Lawrence to become first city in Kansas to get smart electricity meters

Thanks to a $19 million grant from the U.S. Department of Energy, Lawrence will be the first city in Kansas hooked into the smart grid.

Westar Energy officials have finalized an agreement with the DOE to help fund a three-year, $40 million project to bring 48,000 smart meters to homes in Lawrence.

The meters, which Westar officials said should be installed early next year, will allow residents to go online to check how much energy they are using each day. Smart meters have the potential to connect with home appliances, so household energy consumption can be tailored around peak energy use.

And the new meters will automatically alert Westar when power outages occur.

In October, the DOE announced Westar had been selected as one of 100 applicants to receive funding to install smart grid technology.

Before the meters can be used, the utility’s computer and software technology must be upgraded in Topeka.

Starting in 2011, the utility will offer rate plans where energy would cost more during times of high demand and less during times of low use. These plans would be voluntary for customers.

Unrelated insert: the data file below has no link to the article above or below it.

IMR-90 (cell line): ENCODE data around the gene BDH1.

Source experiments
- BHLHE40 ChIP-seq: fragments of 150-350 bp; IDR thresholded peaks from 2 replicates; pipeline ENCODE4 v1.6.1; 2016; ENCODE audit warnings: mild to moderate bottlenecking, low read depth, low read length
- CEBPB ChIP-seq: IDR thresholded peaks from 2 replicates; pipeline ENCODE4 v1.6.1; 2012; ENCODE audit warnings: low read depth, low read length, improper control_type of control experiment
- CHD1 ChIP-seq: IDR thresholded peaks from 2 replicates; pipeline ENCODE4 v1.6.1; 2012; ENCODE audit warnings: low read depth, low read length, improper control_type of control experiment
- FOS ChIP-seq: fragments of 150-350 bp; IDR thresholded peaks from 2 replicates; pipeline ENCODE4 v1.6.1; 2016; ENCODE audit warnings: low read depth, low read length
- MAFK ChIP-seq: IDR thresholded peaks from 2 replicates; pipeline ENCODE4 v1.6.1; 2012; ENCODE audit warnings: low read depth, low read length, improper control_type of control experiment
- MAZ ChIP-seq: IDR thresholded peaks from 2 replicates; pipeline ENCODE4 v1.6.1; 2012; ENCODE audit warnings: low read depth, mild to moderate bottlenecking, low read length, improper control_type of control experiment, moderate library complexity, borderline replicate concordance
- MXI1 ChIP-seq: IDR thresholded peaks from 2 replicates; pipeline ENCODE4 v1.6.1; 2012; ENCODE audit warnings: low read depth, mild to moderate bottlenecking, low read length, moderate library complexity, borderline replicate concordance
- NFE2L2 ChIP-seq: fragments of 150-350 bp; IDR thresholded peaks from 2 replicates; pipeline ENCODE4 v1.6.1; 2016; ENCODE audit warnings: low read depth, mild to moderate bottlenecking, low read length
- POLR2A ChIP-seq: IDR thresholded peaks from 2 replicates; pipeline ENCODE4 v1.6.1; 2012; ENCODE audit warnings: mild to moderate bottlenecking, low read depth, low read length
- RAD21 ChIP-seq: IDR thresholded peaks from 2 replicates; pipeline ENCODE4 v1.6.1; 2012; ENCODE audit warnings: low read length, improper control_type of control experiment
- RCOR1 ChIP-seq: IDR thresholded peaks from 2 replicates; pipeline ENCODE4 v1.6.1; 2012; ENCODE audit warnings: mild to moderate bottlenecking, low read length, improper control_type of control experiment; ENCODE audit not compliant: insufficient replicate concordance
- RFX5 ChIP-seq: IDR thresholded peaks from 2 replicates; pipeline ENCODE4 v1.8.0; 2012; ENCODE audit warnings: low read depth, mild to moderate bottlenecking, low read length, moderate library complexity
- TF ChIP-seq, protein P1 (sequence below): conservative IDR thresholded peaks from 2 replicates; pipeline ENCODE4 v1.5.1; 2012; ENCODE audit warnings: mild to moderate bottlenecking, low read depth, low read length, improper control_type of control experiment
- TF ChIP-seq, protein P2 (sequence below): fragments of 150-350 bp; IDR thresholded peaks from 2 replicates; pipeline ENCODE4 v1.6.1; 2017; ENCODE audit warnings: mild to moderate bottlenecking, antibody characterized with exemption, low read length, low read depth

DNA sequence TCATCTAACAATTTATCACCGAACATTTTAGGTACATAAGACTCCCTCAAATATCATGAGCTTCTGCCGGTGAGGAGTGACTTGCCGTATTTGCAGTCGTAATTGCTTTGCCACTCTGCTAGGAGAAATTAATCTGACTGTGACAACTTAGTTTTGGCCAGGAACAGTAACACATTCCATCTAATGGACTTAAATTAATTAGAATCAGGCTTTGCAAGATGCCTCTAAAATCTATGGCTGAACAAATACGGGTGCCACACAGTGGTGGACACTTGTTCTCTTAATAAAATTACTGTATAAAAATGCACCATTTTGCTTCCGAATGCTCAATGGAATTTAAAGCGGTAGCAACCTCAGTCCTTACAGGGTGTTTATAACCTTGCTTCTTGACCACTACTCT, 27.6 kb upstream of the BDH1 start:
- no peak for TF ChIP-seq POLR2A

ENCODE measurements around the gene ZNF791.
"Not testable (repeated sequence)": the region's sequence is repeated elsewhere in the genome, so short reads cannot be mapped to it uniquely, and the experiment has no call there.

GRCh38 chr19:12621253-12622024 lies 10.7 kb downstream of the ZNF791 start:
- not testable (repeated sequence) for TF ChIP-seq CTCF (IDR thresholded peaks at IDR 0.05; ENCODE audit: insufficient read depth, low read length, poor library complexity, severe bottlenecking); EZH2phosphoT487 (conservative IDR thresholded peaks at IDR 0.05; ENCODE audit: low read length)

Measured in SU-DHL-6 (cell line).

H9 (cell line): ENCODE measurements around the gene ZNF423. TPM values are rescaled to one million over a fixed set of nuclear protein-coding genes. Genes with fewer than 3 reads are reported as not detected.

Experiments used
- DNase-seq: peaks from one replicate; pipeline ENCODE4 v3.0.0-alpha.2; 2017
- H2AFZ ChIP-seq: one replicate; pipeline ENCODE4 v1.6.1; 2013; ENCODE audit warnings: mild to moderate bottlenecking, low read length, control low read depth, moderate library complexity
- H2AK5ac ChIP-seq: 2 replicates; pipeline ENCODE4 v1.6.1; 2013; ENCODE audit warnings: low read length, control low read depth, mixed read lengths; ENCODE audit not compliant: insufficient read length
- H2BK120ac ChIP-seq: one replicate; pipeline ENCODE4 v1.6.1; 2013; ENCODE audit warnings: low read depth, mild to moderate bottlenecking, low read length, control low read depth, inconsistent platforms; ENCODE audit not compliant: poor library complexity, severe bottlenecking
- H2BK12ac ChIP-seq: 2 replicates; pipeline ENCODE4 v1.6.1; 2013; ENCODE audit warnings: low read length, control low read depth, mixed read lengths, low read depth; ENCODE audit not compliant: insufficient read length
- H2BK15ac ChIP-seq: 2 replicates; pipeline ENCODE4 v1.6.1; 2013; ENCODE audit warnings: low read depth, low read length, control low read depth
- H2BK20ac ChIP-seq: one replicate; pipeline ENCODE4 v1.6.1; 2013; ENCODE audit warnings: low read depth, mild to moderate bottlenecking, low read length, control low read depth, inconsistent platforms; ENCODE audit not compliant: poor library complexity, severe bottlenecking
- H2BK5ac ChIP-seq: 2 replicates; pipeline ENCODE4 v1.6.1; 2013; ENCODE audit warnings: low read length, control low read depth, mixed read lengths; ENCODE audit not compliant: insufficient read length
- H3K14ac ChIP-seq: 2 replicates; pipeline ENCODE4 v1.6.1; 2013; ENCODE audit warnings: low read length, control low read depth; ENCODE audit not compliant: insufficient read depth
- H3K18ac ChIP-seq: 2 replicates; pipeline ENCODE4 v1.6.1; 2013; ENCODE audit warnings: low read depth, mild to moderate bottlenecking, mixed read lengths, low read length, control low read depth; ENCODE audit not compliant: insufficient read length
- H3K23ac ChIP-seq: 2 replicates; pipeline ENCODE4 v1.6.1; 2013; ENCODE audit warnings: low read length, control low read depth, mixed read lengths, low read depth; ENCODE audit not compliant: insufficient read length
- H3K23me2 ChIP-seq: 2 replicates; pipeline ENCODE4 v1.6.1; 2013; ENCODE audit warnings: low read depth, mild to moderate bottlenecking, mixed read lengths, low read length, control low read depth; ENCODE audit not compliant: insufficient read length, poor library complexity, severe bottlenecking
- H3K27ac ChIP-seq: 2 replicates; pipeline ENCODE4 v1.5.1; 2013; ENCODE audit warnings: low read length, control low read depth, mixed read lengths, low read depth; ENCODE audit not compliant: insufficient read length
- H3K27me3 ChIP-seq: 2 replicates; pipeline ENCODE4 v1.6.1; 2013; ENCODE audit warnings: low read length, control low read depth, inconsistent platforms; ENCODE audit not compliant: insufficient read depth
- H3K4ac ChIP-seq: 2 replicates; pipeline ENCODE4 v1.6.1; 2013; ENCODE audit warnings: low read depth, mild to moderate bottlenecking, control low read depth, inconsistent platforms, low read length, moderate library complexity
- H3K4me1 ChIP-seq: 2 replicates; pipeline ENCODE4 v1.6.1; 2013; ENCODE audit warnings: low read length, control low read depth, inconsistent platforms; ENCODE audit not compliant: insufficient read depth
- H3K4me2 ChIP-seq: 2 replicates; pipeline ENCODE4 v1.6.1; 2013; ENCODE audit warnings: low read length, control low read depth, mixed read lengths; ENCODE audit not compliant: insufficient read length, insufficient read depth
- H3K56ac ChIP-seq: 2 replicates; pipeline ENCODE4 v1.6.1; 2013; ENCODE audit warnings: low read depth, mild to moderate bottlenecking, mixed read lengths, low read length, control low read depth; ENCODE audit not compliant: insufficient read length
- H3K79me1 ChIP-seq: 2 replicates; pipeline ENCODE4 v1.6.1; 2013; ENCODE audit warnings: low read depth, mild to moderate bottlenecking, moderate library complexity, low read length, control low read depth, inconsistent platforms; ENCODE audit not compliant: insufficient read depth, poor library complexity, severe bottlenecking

“There have been a number of smart-grid deployments all over the United States,” said Hal Jensen, who is with Westar’s smart-grid program team. “What we really don’t know is what is right for Kansas and what is right for the Westar customer. So that is our primary objective with this project.”

Once the smart meters go in, customers won’t see a change in their electricity unless they want to access more information online, Jensen said.

The smart grid holds the promise of creating a more efficient electric grid and is perhaps the industry’s most significant technological advancement in the past 100 years.

But across the country, concerns have been raised about the privacy and security risk that would come with the smart grid. According to the Associated Press, security experts believe the smart grid is vulnerable to hackers.

With any technology comes the threat of hackers, Jensen said, noting that Westar complies with the latest security requirements and has a group devoted to security issues.